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8 Cool Things You Didn’t Know About Sibling Relationships
by Caroline Bologna
Friday, April 10 is National Siblings Day, a day for the 80 to 90 percent of Americans who have siblings to celebrate their brothers and sisters. Celebrating Siblings Day can be as easy as sending a card, sharing a meal or doing a favor for a sibling.
“There is no relationship like the ones we have with our siblings,” said Montclair State University Family and Child Studies professor, Dr. Jonathan Caspi. A leading expert on sibling relationship dynamics, Caspi is the author of Sibling Aggression Treatment andSibling Development: Implications for Mental Health Practitioners. He has identified five reasons to celebrate Siblings Day:
- Siblings may have a greater influence on who we are or who we become than our parents and peers do, according to a growing body of research. Sibling relationships are intense relationships involving support, love, competition and conflict. Like it or not, so much of the way we handle relationships, closeness, competition, give support, argue, resolve conflicts and play we learned from our interactions with our siblings.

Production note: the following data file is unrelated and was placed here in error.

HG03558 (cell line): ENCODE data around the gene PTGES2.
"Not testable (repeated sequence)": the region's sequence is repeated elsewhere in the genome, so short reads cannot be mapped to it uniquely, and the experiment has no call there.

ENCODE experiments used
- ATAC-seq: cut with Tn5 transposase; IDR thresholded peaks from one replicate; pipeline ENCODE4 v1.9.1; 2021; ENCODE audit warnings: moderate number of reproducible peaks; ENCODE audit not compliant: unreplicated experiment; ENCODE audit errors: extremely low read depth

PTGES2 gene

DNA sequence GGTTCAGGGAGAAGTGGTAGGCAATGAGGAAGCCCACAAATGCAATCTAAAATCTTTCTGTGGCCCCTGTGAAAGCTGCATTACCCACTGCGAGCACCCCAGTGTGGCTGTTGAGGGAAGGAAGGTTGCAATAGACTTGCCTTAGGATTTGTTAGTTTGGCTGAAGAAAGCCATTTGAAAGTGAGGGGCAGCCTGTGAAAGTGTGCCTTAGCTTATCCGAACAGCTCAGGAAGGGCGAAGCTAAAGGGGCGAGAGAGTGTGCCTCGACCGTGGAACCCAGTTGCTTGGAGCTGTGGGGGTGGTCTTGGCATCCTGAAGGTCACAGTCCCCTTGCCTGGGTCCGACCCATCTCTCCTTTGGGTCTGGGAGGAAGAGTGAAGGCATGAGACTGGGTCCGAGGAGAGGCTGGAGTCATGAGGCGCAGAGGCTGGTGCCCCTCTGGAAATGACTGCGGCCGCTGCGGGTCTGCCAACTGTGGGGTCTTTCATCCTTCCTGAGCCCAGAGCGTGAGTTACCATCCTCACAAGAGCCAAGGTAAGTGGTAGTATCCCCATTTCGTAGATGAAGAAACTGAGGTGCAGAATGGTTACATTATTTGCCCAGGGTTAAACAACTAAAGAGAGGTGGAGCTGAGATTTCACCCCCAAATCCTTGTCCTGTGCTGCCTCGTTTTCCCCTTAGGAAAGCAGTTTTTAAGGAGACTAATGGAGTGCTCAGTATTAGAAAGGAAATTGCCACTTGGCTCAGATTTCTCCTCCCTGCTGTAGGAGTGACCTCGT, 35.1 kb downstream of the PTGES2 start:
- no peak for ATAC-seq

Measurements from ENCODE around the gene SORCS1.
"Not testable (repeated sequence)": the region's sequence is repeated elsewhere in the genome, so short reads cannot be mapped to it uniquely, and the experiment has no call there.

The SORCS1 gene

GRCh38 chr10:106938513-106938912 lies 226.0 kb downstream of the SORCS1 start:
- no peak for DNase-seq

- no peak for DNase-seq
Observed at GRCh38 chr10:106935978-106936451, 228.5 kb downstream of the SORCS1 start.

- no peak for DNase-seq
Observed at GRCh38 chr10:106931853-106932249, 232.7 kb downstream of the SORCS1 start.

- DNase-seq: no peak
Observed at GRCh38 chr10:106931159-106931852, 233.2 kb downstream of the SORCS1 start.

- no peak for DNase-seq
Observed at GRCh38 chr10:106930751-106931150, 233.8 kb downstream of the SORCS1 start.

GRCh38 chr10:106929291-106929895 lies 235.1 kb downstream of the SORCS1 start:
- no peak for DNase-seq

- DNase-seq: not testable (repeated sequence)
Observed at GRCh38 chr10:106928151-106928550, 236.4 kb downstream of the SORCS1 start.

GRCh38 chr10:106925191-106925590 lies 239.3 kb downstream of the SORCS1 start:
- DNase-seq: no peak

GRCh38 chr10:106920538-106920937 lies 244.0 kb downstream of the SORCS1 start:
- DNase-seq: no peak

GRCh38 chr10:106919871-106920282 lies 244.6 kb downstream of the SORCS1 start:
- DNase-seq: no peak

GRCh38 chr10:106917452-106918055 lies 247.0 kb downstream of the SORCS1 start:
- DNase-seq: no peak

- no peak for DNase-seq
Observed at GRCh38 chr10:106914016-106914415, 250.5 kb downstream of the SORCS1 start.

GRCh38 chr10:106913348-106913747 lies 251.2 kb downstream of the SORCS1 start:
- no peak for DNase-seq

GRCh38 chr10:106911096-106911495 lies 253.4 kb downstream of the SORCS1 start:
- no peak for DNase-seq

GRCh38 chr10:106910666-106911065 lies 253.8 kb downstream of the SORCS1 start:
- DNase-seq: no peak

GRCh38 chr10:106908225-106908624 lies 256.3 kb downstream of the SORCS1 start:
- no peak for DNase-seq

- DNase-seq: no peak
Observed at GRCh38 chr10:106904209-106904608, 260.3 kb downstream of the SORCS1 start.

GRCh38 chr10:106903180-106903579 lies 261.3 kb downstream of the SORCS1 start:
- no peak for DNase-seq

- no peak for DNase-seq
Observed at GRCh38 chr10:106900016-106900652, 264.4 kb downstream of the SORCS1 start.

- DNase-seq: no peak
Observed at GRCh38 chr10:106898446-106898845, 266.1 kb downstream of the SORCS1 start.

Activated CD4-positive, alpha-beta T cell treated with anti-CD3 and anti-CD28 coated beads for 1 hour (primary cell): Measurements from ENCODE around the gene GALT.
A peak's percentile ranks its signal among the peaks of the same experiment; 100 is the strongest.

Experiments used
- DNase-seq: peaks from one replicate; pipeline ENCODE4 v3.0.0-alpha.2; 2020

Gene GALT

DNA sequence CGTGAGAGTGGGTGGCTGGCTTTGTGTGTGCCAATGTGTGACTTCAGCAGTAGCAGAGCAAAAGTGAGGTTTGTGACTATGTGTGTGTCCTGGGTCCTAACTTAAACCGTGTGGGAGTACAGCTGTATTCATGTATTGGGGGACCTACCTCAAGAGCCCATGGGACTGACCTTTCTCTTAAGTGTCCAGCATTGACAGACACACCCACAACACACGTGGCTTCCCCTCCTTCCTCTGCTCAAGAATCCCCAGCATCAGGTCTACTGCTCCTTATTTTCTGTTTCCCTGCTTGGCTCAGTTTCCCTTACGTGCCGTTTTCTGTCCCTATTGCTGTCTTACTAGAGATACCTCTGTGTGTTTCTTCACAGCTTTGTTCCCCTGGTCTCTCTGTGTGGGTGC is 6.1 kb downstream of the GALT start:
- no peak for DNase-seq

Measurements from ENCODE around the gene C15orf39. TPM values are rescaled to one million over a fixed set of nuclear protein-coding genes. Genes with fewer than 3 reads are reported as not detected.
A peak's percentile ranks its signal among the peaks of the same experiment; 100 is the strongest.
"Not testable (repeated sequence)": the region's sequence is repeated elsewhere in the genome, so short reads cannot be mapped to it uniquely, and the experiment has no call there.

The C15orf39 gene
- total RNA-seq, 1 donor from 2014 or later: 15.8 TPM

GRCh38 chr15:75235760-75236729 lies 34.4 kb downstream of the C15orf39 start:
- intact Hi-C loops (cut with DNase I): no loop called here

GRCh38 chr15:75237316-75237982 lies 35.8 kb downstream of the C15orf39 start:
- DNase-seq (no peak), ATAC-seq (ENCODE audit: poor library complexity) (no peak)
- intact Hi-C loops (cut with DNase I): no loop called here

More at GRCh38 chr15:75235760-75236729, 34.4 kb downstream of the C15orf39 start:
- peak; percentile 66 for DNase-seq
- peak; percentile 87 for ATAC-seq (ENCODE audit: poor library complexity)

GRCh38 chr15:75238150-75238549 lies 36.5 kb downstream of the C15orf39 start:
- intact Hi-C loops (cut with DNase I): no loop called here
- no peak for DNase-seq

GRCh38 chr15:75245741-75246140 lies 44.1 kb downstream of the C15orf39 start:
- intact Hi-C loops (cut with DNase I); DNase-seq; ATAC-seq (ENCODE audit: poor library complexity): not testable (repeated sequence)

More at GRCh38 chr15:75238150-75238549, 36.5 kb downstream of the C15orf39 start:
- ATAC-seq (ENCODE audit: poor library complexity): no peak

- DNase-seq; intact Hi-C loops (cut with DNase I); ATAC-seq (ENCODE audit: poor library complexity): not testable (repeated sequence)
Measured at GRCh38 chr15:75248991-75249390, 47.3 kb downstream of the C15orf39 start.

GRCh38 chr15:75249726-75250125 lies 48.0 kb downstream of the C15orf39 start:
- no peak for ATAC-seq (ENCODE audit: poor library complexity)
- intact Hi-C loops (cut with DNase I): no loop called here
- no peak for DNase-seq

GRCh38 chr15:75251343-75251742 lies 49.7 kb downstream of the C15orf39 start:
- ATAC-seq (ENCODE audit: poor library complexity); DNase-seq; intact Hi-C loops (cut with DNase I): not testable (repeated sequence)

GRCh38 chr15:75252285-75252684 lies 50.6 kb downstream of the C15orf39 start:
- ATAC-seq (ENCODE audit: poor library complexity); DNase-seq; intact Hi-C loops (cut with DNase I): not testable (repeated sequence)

- Recent research is showing how important sibling support is for bolstering resilience and coping with difficult life experiences.
- Sibling relationships are the longest-lasting relationships most people have – and more people have siblings than they have children or spouses.
- Only with a sibling can you authentically commiserate about mom and dad and the crazy things families do!
- Siblings are who we confide in. They know our deepest secrets and share in family experiences – both the good and the bad. Witnesses to our most embarrassing and proud moments, they are the keepers of shared memories and personal histories.
Created by Claudia Evart, the Siblings Day Foundation established a National Siblings Day, celebrated on April 10, the birthday of Evart’s late sister, Lisette. Since 1998, 85 governors – including former New Jersey Governor Christine Todd Whitman – have signed Siblings Day proclamations in 49 states.
For the roughly 20 per cent of Americans who are only children or “singletons,” there is National Only Child Day, which is celebrated onApril 12.
“The advantage of being a singleton is that there is no competition for parental resources,” said Caspi. “This is often an explanation for reported high achievement of only children, who tend to be high achievers like first-borns.”
The downside? “The lack of sibling support, which is so important in resilience and coping.”